“The Premier League title beckoned for Chelsea from the moment André Schürrle put them ahead after 20 minutes and 45 seconds of their opening fixture at Burnley on August 18. Diego Costa’s first Chelsea goal cancelled out Scott Arfield’s opener and four minutes later Schürrle converted a sumptuous, half-volleyed pass from Cesc Fàbregas at the culmination of a superb 25-pass move. Branislav Ivanović’s 34th-minute goal completed a 3-1 win that took Jose Mourinho’s side above defending champions Manchester City on goals scored at the top of the table, and they have been there largely ever since. “They’ve definitely been the best team in the league,” admits Arsenal midfielder Aaron Ramsey. “They’ve only lost twice this season. Their consistency has been the best and that’s what you need.””
I wrote a piece for AFP on how Chelsea won the Premier League title and you can read it here.
“With Luis Suárez having left for Barcelona and injuries restricting Daniel Sturridge to only seven starts, Liverpool have struggled for goals badly, averaging 1.38 per game compared to 2.66 in 2013-14. Mario Balotelli and Rickie Lambert, brought in to soften the blow of Suárez’s departure, have failed, and Liverpool’s four recognised strikers (Sturridge, Balotelli, Lambert and Fabio Borini) have mustered only eight league goals between them. Promising Belgian striker Divock Origi is due to arrive during the summer, having been loaned back to Lille after being signed last July, but Liverpool also need to find a proven goal-scorer (or goal-scorers) if they are to recapture the heights of last season. “You can’t hide the fact we’ve lost over 50 goals,” Rodgers said after Tuesday’s defeat at Hull. “We have to look to improve the squad. It’s always great if you can get marquee players to come in and help you. The owners will support that.””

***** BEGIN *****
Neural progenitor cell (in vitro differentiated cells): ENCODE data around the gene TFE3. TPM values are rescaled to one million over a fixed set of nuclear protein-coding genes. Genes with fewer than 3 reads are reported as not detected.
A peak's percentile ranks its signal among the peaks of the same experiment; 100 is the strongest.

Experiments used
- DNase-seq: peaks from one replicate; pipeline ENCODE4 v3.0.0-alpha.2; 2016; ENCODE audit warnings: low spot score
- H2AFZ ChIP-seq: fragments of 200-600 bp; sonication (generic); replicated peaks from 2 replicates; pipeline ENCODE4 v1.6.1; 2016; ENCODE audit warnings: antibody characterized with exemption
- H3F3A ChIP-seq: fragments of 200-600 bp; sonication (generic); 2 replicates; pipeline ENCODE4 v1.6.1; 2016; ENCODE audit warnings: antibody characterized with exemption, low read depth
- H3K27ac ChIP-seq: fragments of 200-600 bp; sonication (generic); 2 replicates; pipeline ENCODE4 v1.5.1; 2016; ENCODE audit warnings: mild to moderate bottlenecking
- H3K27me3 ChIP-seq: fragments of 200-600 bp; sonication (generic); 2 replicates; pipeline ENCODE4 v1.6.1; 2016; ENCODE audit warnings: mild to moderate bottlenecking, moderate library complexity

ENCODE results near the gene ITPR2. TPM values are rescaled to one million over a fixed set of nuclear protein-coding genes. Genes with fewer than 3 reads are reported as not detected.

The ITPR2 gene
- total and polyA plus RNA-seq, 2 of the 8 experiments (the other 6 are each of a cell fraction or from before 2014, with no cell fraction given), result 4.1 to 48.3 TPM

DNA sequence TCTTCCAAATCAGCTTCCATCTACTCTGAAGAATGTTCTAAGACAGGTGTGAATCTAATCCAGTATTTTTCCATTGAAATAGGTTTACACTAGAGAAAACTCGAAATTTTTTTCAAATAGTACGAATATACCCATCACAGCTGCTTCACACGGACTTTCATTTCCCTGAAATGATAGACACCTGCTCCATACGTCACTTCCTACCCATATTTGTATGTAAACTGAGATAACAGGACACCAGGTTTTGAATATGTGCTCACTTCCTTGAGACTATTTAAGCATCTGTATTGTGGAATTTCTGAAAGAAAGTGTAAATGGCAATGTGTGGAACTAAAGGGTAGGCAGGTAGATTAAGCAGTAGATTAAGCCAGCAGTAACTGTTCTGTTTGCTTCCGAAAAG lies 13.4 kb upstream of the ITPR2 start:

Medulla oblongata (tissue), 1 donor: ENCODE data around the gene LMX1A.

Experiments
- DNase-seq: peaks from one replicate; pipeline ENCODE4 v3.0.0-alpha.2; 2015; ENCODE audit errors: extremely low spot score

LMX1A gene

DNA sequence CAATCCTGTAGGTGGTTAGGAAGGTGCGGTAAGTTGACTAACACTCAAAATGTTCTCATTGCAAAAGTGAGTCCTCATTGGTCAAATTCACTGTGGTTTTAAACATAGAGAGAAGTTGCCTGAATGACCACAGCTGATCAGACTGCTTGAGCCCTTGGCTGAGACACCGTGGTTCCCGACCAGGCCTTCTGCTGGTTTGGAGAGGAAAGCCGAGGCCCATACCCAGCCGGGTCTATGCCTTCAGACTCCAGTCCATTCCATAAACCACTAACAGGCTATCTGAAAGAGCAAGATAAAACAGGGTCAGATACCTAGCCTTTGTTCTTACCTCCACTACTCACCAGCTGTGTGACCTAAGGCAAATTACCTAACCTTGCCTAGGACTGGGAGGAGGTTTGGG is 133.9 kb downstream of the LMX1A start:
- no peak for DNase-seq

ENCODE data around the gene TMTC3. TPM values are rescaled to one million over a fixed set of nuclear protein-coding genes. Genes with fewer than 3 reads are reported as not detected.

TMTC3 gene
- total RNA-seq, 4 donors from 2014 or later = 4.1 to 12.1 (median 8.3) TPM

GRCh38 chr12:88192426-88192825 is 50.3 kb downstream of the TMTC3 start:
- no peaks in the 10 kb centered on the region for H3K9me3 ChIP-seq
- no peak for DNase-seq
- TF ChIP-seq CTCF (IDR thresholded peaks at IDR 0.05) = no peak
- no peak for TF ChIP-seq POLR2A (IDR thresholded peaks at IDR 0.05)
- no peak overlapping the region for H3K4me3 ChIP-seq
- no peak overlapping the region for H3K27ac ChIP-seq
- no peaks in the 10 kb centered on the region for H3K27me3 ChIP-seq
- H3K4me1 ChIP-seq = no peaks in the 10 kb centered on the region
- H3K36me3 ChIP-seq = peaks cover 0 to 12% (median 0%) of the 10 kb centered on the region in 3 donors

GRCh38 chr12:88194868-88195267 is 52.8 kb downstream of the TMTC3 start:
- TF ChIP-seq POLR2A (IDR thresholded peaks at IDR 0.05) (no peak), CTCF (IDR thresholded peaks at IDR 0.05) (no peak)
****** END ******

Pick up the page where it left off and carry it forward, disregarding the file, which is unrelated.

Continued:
I’ve written a piece on the five issues Brendan Rodgers needs to address in order to get Liverpool back on track and you can read it here.
“Having snatched the crown from Manchester United’s grasp on the final day of the 2011-12 campaign, City stagnated and finished the following season 11 points adrift of their derby rivals in second place. Manager Roberto Mancini paid the price with his job, sacked two days after a shock defeat by Wigan Athletic in the FA Cup final, and a similar fate may lie in store for Pellegrini. Heralded as the antithesis to the spiky and combative Mancini, the urbane Chilean steered the club to a league and League Cup double in his first season. But Pellegrini’s position now appears under serious threat, with British bookmakers offering odds of 2/7 that he will no longer be at the helm on the opening day of next season.”
Who is to blame for Manchester City’s failure to defend the Premier League title? Some thoughts in this piece for AFP.
“For Manchester United’s fans, manager Louis van Gaal’s attempts to explain their team’s shortcomings may be beginning to carry faint echoes of the reign of his doomed predecessor, David Moyes. United’s regression under Moyes was spectacular, but it was his continued insistence that progress was being made — despite stark evidence to the contrary — that particularly irked supporters. Fans could just about countenance the team slipping back after the departure of Alex Ferguson, but hearing Moyes claim that his side should aspire to play like Manchester City or that Liverpool were travelling to Old Trafford as “favourites” was impossible to stomach. With United still on course for Champions League qualification, Van Gaal’s stock has fallen no way near as low as Moyes’s did, but the excuses he gave after Monday’s FA Cup elimination by Arsenal raised more than a few eyebrows.”
I wrote a piece for AFP on Manchester United’s FA Cup elimination and Louis van Gaal’s inability to explain away their failings, and you can read it here.